Malaria is an infectious disease caused by protozoan parasites which are transmitted by female Anopheles mosquitoes only. There are more than 3.500 known species of mosquitoes worldwide. Out of that, only around 30 to 40 species can transmit the infection. Anopheles mosquitoes are crepuscular (active from dusk till dawn) or nocturnal (active at night) and are either indoor- or outdoor-resters (after the blood meal). The protozoan parasites belong to the genus Plasmodium and are widespread in tropical and subtropical regions. The four species that produce human disease are P. falciparum, P. ovale, P. vivax, P. malariae.
Plasmodium falciparum is known to be the most lethal form of the plasmodium parasite, with most malaria infections and deaths being due to falciparum.
Plasmodium ovale is the rarest of the four species, and is mostly confined to tropical West Africa including countries such as Ghana, Liberia, and Nigeria.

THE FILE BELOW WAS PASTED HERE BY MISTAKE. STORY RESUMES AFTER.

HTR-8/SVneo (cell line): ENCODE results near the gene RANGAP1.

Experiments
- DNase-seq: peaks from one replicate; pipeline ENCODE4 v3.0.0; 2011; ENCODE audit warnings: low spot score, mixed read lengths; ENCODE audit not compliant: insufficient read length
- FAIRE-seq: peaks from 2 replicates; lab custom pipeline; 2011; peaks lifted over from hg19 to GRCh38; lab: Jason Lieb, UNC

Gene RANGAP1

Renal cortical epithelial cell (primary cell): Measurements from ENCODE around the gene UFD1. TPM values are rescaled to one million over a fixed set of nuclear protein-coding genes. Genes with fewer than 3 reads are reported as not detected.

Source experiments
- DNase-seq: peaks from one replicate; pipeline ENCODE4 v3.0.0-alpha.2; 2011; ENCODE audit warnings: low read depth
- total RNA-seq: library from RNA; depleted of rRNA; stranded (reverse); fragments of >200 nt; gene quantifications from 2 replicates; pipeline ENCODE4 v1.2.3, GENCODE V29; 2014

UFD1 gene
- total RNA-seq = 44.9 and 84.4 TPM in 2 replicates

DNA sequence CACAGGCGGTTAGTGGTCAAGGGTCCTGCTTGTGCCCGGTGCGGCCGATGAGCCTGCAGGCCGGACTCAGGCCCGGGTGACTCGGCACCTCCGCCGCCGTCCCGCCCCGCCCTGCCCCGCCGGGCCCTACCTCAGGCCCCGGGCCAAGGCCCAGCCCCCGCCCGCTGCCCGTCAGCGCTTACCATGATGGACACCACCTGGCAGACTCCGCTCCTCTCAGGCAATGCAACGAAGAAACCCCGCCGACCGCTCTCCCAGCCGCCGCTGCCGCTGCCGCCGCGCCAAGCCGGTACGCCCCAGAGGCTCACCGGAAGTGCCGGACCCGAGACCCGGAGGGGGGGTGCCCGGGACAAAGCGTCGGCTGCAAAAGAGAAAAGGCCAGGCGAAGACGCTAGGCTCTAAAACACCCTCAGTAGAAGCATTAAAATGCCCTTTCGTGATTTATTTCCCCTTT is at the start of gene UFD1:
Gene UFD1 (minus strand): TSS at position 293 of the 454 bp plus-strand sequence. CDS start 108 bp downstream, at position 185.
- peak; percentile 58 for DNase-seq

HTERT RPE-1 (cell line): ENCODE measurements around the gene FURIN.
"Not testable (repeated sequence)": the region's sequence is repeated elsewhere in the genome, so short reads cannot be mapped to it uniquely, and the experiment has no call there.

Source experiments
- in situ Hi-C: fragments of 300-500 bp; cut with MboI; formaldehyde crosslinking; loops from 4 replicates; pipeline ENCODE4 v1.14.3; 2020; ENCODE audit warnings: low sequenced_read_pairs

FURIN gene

Plasmodium vivax has the widest geographic distribution throughout the world and causes much debilitating disease. It is usually found in Central and South America, India and S.E. Asia. In India, about 60% of the infections are due to P. vivax. Malaria caused by Plasmodium vivax is rarely fatal.
Plasmodium malariae has restricted distribution and is said to be responsible for less than 1% of infections in India. It is found in tropical and subtropical areas of Central and South America, Africa, and S.E. Asia.
The species Plasmodium vivax and Plasmodium ovale can persist in the liver in a dormant stage and cause relapses by invading the bloodstream weeks, or even years later.
Once multiplying within red blood cells, the fist symptoms of the disease are fever, chills, nausea and light headedness whereas in severe cases anemia and coma are visible. The incubation period is 7 to 15 days for Plasmodium falciparum, 12 to 18 days for Plasmodium vivax and ovale and 18 to 40 days for Plasmodium malariae.